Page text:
# Tamara Broderick: Stats Seminar, Feature allocation

Feature allocation, probability functions, and paintboxes

## Intro

• unsupervised learning
• canonical example, clustering
• what if objects are a part of multiple groups?
• feature allocation
• each group is now called a feature not a cluster
• Assumptions
• exchangeable
• finite number of features per datapoint (can’t have more animals than pixels in photo)
• Definitions:
• exchangeable partition probability function (frequency of features, exchangeable since the order doesn’t matter (cat/dog/mouse, mouse/cat/dog).
• feature case: chose features in proportion to their occurrence frequency.
• function of the number of data points as well as the frequencies of the features
• does every feature allocation have an exchangeable probability function? No
• Counterexample: not all feature sets with same number of data points and same number of features per data point have same probability.

## Kingman Paintbox

• start with unit interval (1D), partition at random (countably infinite elements).
• draw randomly from this interval. If they are in the same partition, ID them in the same cluster
• so this is clearly an exchangeable partition — can reorganize the roles.
• Reverse is also true, if you have an exchangable partition, there is a corresponding partition interval (paintbox).

### Add a twist: (feature paintbox)

• what if groups aren’t necessarily mutual exclusive? subintervals can overlap.
• so a uniform random draw can intersect multiple features.
• changing the order of the data points doesn’t matter (they came from a uniform random draw)
• The reverse we prove to also be true — for every feature map, there is a corresponding feature paintbox
• draw K Poisson. For each K draw a frequency of size q Beta distributed frequency size.
• How to allocate features for the Indian Buffet problem?
• sizes of sub-boxes are determined by their frequency
• what about their overlap? For every combination of feature 1, there is a dependent and indpendent fraction. For every combination of feature 1 and 2, there is a feature 3 overlap and non-overlap fraction.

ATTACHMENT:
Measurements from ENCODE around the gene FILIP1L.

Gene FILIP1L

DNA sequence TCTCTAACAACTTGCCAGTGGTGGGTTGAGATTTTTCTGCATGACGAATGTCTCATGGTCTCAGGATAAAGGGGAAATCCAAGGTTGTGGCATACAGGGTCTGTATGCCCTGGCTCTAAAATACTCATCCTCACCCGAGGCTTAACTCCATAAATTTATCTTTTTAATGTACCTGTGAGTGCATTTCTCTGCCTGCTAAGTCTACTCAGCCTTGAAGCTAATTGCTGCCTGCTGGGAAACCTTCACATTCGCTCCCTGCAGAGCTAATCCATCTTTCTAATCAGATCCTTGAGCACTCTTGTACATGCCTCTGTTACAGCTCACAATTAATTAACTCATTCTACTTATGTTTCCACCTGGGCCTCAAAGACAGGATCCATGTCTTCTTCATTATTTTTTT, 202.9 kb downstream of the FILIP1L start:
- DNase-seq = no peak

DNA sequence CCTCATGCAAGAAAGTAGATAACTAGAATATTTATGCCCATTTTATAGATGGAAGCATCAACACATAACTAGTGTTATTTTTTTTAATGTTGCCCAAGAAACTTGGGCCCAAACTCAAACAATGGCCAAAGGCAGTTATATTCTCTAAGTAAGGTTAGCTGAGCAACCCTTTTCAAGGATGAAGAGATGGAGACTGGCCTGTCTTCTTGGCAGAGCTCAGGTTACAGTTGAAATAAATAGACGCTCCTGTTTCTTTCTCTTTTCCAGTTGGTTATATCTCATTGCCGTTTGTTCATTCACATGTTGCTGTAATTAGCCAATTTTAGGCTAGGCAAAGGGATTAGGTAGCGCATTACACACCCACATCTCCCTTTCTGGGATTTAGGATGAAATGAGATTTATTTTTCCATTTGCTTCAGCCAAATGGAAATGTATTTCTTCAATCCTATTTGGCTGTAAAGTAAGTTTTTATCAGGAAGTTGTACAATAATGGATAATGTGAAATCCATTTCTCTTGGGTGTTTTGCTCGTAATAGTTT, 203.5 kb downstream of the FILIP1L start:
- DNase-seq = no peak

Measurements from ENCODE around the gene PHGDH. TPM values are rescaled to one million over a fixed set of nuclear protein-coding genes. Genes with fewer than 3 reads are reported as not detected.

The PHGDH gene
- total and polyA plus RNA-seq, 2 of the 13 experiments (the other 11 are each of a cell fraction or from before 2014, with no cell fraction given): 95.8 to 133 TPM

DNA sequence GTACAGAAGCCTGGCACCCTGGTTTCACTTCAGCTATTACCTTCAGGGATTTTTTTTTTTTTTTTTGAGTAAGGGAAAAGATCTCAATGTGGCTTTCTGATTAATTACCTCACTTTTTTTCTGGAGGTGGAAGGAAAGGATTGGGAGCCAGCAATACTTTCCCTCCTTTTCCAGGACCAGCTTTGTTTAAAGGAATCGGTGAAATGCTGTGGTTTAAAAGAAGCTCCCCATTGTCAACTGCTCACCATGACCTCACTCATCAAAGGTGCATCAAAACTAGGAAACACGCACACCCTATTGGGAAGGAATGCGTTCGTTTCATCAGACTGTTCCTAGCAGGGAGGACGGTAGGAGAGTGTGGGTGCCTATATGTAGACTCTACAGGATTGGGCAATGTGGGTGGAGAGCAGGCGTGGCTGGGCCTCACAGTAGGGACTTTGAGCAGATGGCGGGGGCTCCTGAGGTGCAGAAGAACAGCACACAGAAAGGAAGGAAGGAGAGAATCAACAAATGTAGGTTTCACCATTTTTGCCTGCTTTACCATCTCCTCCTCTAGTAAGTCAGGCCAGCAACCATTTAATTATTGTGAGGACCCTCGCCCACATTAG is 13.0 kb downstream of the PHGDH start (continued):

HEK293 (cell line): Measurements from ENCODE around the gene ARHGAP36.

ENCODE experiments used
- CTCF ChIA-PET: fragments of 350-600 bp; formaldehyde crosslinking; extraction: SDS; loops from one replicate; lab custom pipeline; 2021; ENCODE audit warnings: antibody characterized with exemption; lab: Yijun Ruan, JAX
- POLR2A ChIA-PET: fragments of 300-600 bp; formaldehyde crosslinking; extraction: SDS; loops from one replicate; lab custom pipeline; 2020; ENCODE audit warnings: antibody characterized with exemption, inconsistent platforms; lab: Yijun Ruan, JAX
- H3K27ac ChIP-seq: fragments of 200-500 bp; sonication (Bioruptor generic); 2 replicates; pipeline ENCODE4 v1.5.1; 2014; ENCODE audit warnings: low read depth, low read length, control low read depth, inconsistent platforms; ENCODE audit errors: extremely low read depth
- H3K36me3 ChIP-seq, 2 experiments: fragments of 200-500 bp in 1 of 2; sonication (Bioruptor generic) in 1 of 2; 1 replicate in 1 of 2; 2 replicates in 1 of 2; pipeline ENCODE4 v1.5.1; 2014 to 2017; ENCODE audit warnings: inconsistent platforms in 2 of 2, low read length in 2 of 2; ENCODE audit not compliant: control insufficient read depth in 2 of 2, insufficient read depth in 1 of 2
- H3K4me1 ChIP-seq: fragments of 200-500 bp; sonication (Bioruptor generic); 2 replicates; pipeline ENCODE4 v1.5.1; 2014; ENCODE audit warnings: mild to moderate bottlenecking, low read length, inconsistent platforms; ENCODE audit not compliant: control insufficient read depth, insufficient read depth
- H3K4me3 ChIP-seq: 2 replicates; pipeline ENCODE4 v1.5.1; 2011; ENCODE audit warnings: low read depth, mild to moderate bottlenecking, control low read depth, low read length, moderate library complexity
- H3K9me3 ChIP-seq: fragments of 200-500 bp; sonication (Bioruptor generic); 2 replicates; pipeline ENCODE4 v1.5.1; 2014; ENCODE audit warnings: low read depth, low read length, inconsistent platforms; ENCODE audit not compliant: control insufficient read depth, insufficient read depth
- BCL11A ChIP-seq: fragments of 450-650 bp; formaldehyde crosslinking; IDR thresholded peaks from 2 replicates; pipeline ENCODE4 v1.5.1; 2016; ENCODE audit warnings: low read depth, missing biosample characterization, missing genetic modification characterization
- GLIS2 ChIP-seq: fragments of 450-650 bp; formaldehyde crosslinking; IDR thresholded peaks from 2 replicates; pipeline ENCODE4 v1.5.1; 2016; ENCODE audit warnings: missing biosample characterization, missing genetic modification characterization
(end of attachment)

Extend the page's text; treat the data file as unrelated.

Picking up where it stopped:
### are feature frequency models and EFPMs the same space of distributions?

• Yes all EFPFs can be represented by a feature frequency model and vice verca.

## Recap

• feature paintbox is a characterization of exchangeable feature models
• Discussion of different classes and overlap of clustering/feature models exchangeable clusters

## How do we learn a structure

• most popular unsupervised approach — K-means. (easy, fast, parallizable)
• Disadventages: only good for a specific K clusters.
• Alternative: Nonparametric Bayes
• Modular,
• flexible (K can grow as data grows),
• coherent treatment of uncertainty.
• not efficient on large data

• Inspiration
• finite gaussian mixture model.
• start with nonparameteric Bayes model, take a limit to get to a Kmeans like objective.
• kmeans — assign clusters to cluster centers, minimize distance to cluster centers.
• definitions: kmeans objective is the minimization of the euclidean distance.
• Approach: assign all data points (in parallel) to one of K clusters, measure distances. Iterate and minimize distance.
• Our model
• not just learn mean, but learn full probability distribution
• Our objective: Maximum a Posteriori distribution: maximize probability of parameters given data.
• analogies:
• Mixture of gaussians, k- means
• beta process – learn feature maps (?)
• example: each feature is a sum of Gaussian bumbs.
• if each data point belonged to one and only one cluster this returns k-means
• Algorithm
• assign each data point to features
• create new feature if it lowers the objective
• update feature means
• example problem: pictures of objects on tables. Want to find features (ID items on tables).
• get closer annotation, can get perfect match all objects correct and correct number of features.
• what are we giving up?
• don’t enforce size distribution type
• don’t learn full posterior model. Don’t get systematic treatment of uncertainty.
• parallizing
• challenge, feature choice for each data points depends on current options of features.
• chose from current list, update in next step from all new created features.

## Questions

• why do we care about getting the right number of means?
• alternative just chose something bigger than what we expect and not worry about the ‘dust’ of small things that get assigned their own clusters.
• reply: sometimes more aesthetically appealing not to cap. species discovery — get common ones first, have to look a lot to find infrequent ones.
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